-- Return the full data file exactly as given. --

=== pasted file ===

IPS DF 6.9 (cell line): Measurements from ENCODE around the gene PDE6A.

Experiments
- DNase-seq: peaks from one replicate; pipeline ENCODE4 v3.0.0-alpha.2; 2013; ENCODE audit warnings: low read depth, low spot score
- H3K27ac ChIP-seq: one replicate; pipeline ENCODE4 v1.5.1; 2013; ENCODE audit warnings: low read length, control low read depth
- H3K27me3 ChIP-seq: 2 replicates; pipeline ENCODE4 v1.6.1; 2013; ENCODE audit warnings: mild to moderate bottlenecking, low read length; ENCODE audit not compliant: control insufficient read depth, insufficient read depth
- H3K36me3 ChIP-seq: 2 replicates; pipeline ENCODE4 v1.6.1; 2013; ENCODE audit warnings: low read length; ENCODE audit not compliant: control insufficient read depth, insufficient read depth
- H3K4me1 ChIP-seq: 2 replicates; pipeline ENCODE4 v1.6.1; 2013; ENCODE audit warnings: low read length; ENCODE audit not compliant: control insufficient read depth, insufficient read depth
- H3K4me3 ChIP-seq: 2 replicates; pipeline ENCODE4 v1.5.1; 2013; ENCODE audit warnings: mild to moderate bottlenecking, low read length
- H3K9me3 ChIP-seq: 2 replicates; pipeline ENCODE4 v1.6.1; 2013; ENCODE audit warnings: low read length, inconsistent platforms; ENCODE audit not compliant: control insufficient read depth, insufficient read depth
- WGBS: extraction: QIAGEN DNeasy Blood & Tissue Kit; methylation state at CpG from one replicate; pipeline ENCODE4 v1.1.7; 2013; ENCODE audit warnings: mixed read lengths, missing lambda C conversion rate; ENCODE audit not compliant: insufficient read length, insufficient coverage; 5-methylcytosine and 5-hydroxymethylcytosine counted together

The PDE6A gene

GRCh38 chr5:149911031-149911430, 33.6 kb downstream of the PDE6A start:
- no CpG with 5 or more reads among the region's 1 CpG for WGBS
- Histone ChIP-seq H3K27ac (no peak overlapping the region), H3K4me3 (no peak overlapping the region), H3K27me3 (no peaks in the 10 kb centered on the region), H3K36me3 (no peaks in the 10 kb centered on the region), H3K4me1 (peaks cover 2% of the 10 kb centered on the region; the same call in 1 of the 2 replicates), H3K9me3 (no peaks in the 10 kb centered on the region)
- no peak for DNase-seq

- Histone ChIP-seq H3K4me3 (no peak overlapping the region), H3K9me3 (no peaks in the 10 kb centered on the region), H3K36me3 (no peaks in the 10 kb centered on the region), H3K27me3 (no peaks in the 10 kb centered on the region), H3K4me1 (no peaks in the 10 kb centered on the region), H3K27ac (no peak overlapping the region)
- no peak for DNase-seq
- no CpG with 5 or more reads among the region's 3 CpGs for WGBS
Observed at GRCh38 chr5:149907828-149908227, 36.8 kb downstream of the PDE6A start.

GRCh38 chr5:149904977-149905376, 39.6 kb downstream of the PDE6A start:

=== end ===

IPS DF 6.9 (cell line): Measurements from ENCODE around the gene PDE6A.

Experiments
- DNase-seq: peaks from one replicate; pipeline ENCODE4 v3.0.0-alpha.2; 2013; ENCODE audit warnings: low read depth, low spot score
- H3K27ac ChIP-seq: one replicate; pipeline ENCODE4 v1.5.1; 2013; ENCODE audit warnings: low read length, control low read depth
- H3K27me3 ChIP-seq: 2 replicates; pipeline ENCODE4 v1.6.1; 2013; ENCODE audit warnings: mild to moderate bottlenecking, low read length; ENCODE audit not compliant: control insufficient read depth, insufficient read depth
- H3K36me3 ChIP-seq: 2 replicates; pipeline ENCODE4 v1.6.1; 2013; ENCODE audit warnings: low read length; ENCODE audit not compliant: control insufficient read depth, insufficient read depth
- H3K4me1 ChIP-seq: 2 replicates; pipeline ENCODE4 v1.6.1; 2013; ENCODE audit warnings: low read length; ENCODE audit not compliant: control insufficient read depth, insufficient read depth
- H3K4me3 ChIP-seq: 2 replicates; pipeline ENCODE4 v1.5.1; 2013; ENCODE audit warnings: mild to moderate bottlenecking, low read length
- H3K9me3 ChIP-seq: 2 replicates; pipeline ENCODE4 v1.6.1; 2013; ENCODE audit warnings: low read length, inconsistent platforms; ENCODE audit not compliant: control insufficient read depth, insufficient read depth
- WGBS: extraction: QIAGEN DNeasy Blood & Tissue Kit; methylation state at CpG from one replicate; pipeline ENCODE4 v1.1.7; 2013; ENCODE audit warnings: mixed read lengths, missing lambda C conversion rate; ENCODE audit not compliant: insufficient read length, insufficient coverage; 5-methylcytosine and 5-hydroxymethylcytosine counted together

The PDE6A gene

GRCh38 chr5:149911031-149911430, 33.6 kb downstream of the PDE6A start:
- no CpG with 5 or more reads among the region's 1 CpG for WGBS
- Histone ChIP-seq H3K27ac (no peak overlapping the region), H3K4me3 (no peak overlapping the region), H3K27me3 (no peaks in the 10 kb centered on the region), H3K36me3 (no peaks in the 10 kb centered on the region), H3K4me1 (peaks cover 2% of the 10 kb centered on the region; the same call in 1 of the 2 replicates), H3K9me3 (no peaks in the 10 kb centered on the region)
- no peak for DNase-seq

- Histone ChIP-seq H3K4me3 (no peak overlapping the region), H3K9me3 (no peaks in the 10 kb centered on the region), H3K36me3 (no peaks in the 10 kb centered on the region), H3K27me3 (no peaks in the 10 kb centered on the region), H3K4me1 (no peaks in the 10 kb centered on the region), H3K27ac (no peak overlapping the region)
- no peak for DNase-seq
- no CpG with 5 or more reads among the region's 3 CpGs for WGBS
Observed at GRCh38 chr5:149907828-149908227, 36.8 kb downstream of the PDE6A start.

GRCh38 chr5:149904977-149905376, 39.6 kb downstream of the PDE6A start: